Class and gender sometimes provide dividing lines in how people spend shopping time. A few upscale shopping areas appeal to the elite shopper. Rodeo Drive in Beverly Hills, California, is only three blocks long, but it contains branches of the most prestigious European and American retailers such as Gucci, Coco Chanel, Valentino, Cartier, Neiman Marcus, and Tiffany. On a smaller scale, upper-class consumer enclaves are found near most of the suburbs. Although most of the malls appeal to women, men are usually there in large numbers. But men with greater free time also visit in greater numbers home repair stores, sporting goods shops, and automobile dealers. With greater independent incomes, women often are found in similar retailers. In fact, there seems to be a greater convergence across wealth and gender than ever before.
Perhaps the one group left out of the consumer revolution has been the poor. Not only do they not have the means to engage in shopping as leisure, but often they do not have any place to shop. Many poor neighborhoods have lost the stores that were prominent there at the beginning of the twentieth century. Transportation to shopping malls from the city is often unreliable and costly.
Whether done in a department store or a suburban mall, shopping is often a transforming experience. People buy for the excitement of the product acquired. Though not the fantasy lands that department stores were, malls continue to be the destinations at which many American choose to spend their weekends and holidays. This leisure-time activity has an enormous impact on the economy. Analysts devote a great deal of time to understanding how much shoppers have spent in the previous month compared to the same period a year before. The stock market has been known to rise and fall on the basis of the consumer confidence index. Few leisure-time activities have this kind of national impact.
Abelson, Elaine S. When Women Go A-Thieving: Middle-Class Shoplifters in the American Department Store. New York: Oxford University Press, 1989.
Bowlby, Rachel. Carried Away: The Invention of Modern Shopping. New York: Columbia University Press, 2001.
Cohen, Lizabeth. A Consumers' Republic: The Politics of Mass Consumption in Postwar America. New York: Alfred A. Knopf, 2003.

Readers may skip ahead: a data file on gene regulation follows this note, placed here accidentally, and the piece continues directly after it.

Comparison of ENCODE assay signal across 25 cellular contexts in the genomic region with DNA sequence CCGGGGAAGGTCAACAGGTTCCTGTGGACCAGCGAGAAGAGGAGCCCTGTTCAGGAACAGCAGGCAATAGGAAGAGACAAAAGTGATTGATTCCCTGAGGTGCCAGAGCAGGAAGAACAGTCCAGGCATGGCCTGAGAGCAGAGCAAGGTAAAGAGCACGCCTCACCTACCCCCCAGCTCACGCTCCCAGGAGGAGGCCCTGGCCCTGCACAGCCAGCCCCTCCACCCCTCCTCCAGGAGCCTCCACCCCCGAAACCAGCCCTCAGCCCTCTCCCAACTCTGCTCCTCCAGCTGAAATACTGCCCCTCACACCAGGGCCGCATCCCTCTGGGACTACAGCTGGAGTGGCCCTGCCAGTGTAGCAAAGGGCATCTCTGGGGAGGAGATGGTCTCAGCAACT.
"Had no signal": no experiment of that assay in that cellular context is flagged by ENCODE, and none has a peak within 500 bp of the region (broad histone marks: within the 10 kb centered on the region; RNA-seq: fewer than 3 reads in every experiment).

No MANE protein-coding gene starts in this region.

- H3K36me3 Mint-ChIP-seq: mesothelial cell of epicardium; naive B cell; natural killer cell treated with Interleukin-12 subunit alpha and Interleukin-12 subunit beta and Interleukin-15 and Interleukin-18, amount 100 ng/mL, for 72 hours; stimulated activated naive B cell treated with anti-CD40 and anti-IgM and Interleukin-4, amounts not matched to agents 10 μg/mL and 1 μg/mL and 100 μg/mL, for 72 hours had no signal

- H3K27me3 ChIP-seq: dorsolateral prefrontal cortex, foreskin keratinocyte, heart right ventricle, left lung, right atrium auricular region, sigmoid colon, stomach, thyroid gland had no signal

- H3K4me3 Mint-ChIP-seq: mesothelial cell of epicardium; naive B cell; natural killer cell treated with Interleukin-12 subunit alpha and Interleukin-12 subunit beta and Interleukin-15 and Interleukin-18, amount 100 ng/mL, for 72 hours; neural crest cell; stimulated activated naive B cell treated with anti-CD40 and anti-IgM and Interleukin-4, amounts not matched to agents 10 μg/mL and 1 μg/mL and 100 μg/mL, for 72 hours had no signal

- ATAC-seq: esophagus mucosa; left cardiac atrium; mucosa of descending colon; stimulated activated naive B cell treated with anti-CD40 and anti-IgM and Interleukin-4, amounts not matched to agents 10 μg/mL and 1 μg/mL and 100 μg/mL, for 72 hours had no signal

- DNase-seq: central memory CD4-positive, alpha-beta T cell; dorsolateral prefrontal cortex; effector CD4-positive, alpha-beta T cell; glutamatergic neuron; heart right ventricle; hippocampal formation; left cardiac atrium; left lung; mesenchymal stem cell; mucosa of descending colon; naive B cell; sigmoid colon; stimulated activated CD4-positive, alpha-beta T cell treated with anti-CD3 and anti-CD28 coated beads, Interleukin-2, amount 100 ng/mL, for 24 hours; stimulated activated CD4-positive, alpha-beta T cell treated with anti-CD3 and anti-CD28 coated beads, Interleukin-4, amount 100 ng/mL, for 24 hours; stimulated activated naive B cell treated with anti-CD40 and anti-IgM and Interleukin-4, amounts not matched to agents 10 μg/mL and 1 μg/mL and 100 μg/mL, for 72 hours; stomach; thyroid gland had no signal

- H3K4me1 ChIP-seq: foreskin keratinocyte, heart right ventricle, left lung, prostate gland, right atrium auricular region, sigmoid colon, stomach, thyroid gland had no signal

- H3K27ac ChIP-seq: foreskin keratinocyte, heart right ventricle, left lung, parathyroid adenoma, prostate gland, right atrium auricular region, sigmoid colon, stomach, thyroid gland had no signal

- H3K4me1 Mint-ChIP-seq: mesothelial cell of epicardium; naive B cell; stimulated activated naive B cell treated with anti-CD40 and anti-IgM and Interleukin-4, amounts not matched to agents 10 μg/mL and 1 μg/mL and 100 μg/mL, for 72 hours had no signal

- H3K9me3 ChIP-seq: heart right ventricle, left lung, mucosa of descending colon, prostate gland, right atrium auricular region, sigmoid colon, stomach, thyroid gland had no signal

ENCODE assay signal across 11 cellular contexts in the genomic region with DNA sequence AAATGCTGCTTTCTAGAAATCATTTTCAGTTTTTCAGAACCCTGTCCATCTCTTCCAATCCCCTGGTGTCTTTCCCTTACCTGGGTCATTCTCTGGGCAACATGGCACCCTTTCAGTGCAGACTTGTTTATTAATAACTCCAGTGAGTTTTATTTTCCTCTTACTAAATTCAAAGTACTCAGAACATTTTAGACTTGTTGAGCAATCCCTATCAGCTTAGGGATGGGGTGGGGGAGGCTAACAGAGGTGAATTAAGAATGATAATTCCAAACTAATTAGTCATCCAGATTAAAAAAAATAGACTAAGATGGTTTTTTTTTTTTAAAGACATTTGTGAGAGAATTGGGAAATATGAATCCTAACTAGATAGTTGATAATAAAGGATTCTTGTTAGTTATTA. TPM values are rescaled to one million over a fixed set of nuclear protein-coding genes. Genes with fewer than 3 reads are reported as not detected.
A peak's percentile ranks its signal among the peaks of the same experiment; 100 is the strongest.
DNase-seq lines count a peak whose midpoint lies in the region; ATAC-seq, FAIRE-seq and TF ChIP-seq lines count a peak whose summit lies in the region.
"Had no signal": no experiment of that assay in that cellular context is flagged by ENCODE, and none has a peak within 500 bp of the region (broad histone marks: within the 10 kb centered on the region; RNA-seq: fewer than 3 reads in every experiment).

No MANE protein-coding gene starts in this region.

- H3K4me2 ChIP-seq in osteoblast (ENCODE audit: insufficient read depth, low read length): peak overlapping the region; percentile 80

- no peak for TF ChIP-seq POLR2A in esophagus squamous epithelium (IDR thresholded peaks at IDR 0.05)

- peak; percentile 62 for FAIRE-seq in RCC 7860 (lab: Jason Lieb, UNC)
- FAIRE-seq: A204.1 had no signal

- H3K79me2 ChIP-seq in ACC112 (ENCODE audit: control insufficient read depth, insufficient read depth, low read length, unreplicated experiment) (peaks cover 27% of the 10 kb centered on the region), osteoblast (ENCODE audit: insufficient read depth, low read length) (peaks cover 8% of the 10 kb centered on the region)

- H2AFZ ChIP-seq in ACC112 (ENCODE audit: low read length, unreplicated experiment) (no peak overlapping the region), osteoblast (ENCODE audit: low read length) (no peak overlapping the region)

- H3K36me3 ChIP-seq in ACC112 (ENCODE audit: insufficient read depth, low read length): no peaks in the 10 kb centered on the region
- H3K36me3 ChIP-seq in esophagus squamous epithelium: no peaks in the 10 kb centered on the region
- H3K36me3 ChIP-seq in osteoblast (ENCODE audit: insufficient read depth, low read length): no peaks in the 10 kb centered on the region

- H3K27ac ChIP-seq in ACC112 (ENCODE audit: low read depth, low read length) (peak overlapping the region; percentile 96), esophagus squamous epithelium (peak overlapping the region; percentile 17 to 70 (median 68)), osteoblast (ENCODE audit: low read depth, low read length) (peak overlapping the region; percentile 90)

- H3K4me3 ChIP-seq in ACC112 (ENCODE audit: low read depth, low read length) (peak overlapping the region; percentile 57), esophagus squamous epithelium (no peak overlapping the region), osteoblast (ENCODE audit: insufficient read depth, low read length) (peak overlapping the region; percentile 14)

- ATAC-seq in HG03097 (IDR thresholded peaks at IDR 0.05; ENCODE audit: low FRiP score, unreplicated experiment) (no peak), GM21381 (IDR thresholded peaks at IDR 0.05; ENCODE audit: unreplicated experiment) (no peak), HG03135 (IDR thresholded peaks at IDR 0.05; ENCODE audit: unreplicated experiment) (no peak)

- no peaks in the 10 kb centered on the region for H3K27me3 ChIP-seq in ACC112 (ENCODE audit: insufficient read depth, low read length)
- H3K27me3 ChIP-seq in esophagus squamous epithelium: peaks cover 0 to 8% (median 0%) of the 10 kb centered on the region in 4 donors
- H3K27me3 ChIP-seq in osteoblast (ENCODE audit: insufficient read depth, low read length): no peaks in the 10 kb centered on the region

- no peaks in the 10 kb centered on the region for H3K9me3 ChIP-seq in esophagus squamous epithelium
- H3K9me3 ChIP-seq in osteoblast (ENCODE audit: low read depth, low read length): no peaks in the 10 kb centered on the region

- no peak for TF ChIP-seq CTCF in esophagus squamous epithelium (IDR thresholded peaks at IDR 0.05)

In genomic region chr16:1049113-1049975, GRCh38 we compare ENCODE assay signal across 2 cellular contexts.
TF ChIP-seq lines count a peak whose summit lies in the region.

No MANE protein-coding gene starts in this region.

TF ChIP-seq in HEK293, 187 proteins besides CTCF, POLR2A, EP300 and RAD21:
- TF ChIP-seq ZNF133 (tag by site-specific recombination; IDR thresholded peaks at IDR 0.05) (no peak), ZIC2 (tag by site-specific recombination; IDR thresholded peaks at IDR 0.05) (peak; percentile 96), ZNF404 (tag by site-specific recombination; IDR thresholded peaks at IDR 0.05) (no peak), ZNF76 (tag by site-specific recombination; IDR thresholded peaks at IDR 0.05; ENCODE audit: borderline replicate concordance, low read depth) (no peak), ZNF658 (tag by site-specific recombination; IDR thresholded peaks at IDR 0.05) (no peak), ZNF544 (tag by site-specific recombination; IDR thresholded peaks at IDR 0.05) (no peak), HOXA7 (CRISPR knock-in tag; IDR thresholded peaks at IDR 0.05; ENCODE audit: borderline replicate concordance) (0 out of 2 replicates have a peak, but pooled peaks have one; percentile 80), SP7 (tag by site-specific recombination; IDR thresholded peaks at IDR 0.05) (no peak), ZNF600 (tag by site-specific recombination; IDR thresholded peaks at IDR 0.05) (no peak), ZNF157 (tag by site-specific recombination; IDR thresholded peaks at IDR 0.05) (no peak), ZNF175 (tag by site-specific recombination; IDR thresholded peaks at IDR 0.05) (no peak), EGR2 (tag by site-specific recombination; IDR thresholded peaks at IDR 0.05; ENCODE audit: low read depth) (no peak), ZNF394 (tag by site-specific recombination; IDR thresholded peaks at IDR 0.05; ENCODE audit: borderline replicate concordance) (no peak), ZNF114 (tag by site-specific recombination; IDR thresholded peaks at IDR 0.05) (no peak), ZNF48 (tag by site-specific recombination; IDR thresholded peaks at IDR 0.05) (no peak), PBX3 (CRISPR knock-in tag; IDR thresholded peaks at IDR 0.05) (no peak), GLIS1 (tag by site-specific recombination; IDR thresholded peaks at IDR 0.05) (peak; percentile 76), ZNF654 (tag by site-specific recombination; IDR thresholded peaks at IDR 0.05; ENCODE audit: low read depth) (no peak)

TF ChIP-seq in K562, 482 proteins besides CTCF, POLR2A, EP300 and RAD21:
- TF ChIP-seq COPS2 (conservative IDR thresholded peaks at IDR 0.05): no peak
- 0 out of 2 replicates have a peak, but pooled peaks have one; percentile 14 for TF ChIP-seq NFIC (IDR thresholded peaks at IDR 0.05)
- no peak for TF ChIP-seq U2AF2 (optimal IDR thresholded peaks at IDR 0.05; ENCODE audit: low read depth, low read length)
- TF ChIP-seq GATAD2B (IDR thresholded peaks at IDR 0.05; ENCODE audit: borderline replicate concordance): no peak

Ershkowitz, Herbert. John Wanamaker, Philadelphia Merchant. Conshohocken, Pa.: Combined Publishing, 1999.
Hine, Thomas. I Want That! How We All Became Shoppers: A Cultural History. New York: HarperCollins Publishers, 2002.
Horowitz, Daniel. The Morality of Spending: Attitudes Toward the Consumer Society in America, 1876–1930. Baltimore: Johns Hopkins University Press, 1985.
Leach, William, Land of Desire: Merchants, Power, and the Rise of a New American Culture. New York: Vintage Books, 1993.
Lears, Jackson. Fables of Abundance: A Cultural History of Advertising in America. New York: Basic Books, 1994.
Matt, Susan J. Keeping Up with the Joneses: Envy in American Consumer Society, 1890–1930. Philadelphia: University of Pennsylvania Press, 2003.
Peiss, Kathy. Cheap Amusements: Working Women and Leisure in Turn-of-the-Century New York. Philadelphia: Temple University Press, 1986.
Herbert B. Ershkowitz
Early histories of shopping comprised celebratory histories of individual shops, and chronological accounts of retail progress (Adburgham). Recent studies have come from social, economic, and increasingly cultural history. They balance empirical and focused studies of shops and shopping with the more thematic agenda offered by consumption studies. A significant proportion of studies is devoted to shopping for clothes and related fashionable goods. This kind of shopping was associated with a particular set of shopping and retail practices.